Date of Award
Doctor of Philosophy (PhD)
Professor P. Whyte
The SH2 containing inositol polyphosphate 5-phosphatase (SHIP) has been implicated in the negative regulation of growth and differentiation of multiple hematopoietic cell types. In this thesis, I describe the cloning and biochemical characterization of the human SHIP cDNA. SHIP expression was found to be restricted to cell lines of hematopoietic origin at both the protein and RNA level. The K562 erythroleukemia cell line was identified which lacked detectable SHIP protein and message. The absence of endogenous SHIP in K562 cells provides a useful in vitro system to study the contribution of SHIP to the process of growth and differentiation in this cell line. Hemin stimulation of the K562 cell line results in the induction of an erythroid differentiation program. When stably overexpressed in K562 cells, SHIP was found to be constitutively tyrosine phosphorylated and associated with endogenous Shc, Grb-2 and Bcr/Abl. Overexpression of SHIP did not affect the overall growth rate of the cells but resulted in decreased synthesis of hemoglobin protein and [varepsilon]-globin mRNA in response to hemin stimulation. This effect was not due to increased cell death or cell cycle arrest in the SHIP-expressing lines following hemin stimulation, but was likely the result of an impaired differentiation program in these cells. Mutational studies indicated that SHIP must retain both an intact catalytic domain and Shc binding site to efficiently inhibit K562 erythroid differentiation.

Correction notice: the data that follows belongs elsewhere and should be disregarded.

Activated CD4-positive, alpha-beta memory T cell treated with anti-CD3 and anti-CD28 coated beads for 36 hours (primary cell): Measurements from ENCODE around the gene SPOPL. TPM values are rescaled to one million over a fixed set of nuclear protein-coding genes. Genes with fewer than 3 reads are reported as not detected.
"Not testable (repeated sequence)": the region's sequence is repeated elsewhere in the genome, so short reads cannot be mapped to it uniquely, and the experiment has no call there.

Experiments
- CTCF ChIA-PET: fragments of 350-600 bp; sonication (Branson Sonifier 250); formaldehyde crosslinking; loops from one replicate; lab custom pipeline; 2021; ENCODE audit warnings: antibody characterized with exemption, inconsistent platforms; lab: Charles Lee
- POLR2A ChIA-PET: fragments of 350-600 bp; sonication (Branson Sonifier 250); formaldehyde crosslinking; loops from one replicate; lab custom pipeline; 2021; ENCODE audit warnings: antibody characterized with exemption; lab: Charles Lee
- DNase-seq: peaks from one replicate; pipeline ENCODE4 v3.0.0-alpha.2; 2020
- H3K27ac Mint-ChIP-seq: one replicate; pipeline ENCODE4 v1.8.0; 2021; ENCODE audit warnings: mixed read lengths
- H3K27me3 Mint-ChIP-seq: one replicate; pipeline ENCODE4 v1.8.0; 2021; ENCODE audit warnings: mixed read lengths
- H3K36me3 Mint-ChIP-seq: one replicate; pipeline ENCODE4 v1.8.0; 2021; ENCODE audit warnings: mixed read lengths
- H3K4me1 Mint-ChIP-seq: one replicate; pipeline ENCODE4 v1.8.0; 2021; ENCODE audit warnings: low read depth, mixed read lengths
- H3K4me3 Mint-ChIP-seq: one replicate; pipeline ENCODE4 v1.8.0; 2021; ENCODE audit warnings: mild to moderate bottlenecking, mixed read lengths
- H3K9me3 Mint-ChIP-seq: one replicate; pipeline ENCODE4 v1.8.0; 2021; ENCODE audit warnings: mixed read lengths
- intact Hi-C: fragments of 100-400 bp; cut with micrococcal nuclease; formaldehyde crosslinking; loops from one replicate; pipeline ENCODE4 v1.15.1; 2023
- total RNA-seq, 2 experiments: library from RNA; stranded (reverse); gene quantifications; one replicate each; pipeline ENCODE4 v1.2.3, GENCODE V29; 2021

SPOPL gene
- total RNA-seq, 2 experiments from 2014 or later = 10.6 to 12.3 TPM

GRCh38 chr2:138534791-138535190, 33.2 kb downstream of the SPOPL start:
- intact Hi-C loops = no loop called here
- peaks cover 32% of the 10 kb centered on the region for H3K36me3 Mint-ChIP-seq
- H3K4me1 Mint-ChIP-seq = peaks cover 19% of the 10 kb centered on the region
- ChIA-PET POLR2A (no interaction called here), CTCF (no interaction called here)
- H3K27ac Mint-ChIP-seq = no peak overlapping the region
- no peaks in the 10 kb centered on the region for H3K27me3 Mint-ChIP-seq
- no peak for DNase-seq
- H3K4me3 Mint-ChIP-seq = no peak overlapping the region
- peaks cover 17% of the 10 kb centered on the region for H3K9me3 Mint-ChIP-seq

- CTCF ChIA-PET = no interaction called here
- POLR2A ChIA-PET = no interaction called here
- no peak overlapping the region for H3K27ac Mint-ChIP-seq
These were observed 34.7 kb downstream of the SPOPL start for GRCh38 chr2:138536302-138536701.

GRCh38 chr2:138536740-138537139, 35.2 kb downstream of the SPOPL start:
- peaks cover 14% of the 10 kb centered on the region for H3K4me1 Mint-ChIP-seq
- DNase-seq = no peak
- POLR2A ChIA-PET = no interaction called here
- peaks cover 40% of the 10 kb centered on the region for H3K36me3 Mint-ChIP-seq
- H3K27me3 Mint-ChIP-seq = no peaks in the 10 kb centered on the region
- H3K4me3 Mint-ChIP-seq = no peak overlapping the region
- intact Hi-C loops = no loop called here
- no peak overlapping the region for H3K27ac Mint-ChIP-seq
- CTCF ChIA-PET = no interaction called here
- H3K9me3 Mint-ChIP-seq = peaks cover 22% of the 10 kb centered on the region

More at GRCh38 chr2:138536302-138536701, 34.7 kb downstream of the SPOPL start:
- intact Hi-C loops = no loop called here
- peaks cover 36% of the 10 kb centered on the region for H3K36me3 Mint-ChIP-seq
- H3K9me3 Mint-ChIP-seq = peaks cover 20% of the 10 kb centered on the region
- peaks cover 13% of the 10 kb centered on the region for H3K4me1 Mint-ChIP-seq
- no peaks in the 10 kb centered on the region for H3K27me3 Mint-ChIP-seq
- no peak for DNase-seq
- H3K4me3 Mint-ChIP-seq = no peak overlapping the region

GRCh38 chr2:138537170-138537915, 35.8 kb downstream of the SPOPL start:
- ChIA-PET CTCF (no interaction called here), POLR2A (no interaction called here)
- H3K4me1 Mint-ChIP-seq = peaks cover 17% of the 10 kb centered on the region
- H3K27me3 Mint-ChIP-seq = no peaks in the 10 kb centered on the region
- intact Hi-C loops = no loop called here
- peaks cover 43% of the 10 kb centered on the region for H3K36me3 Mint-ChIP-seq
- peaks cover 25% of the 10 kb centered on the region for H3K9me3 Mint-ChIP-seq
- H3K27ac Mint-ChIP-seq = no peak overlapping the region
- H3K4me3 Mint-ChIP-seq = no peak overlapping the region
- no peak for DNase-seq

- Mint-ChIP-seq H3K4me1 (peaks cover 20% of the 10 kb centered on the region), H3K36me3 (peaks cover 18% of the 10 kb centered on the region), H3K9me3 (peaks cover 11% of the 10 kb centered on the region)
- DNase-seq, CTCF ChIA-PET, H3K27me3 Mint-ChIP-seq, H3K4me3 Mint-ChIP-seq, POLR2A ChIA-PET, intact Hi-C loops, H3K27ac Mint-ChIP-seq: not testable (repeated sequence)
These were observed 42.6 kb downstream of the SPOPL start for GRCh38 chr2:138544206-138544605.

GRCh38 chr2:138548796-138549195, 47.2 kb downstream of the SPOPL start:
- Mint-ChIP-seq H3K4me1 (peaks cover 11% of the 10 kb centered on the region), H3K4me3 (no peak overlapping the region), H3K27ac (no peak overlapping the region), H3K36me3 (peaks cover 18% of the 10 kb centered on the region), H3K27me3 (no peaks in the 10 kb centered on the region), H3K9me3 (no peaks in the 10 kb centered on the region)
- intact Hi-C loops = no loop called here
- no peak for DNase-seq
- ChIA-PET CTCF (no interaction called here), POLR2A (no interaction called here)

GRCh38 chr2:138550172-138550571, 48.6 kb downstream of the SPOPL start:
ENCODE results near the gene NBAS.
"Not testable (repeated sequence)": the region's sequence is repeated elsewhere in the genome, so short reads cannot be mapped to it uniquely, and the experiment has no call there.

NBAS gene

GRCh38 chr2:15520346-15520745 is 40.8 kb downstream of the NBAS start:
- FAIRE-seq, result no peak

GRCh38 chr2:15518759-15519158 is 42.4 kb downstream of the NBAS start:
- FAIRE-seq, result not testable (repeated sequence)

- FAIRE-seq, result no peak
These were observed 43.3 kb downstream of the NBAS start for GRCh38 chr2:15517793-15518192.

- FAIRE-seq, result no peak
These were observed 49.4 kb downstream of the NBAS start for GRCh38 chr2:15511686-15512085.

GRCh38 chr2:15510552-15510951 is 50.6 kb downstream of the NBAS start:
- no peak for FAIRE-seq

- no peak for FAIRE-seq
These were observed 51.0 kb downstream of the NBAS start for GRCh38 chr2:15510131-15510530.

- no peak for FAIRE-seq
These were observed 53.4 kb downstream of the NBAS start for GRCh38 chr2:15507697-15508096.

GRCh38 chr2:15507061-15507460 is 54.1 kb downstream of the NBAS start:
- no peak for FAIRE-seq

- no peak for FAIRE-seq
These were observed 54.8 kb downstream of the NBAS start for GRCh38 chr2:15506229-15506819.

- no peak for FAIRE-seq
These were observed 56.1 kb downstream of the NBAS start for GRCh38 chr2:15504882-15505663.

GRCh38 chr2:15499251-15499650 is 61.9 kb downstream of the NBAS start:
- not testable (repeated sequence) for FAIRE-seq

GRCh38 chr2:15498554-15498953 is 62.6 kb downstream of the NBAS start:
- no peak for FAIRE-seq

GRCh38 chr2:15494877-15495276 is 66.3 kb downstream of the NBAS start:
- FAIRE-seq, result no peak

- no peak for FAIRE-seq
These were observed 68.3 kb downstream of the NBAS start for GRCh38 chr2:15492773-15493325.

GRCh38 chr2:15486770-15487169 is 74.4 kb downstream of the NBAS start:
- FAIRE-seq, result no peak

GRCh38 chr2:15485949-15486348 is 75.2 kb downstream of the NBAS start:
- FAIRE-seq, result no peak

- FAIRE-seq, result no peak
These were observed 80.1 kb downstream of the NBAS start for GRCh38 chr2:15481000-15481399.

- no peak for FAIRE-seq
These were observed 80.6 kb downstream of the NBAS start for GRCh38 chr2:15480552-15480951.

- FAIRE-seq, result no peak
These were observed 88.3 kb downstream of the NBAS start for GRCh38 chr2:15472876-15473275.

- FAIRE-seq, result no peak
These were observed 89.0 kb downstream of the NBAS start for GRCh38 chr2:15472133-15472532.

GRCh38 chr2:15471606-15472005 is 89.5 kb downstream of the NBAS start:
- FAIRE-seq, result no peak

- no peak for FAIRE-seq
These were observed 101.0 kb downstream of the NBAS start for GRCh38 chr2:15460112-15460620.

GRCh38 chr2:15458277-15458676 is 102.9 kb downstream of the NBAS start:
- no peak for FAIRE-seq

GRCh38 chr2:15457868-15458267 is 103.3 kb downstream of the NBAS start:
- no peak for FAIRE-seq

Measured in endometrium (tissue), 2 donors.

Ursini, Josie, "Cloning of the SH2-containing inositol 5-phosphatase (SHIP) and characterization of its role during erythroid differentiation" (1999). Open Access Dissertations and Theses. Paper 1798.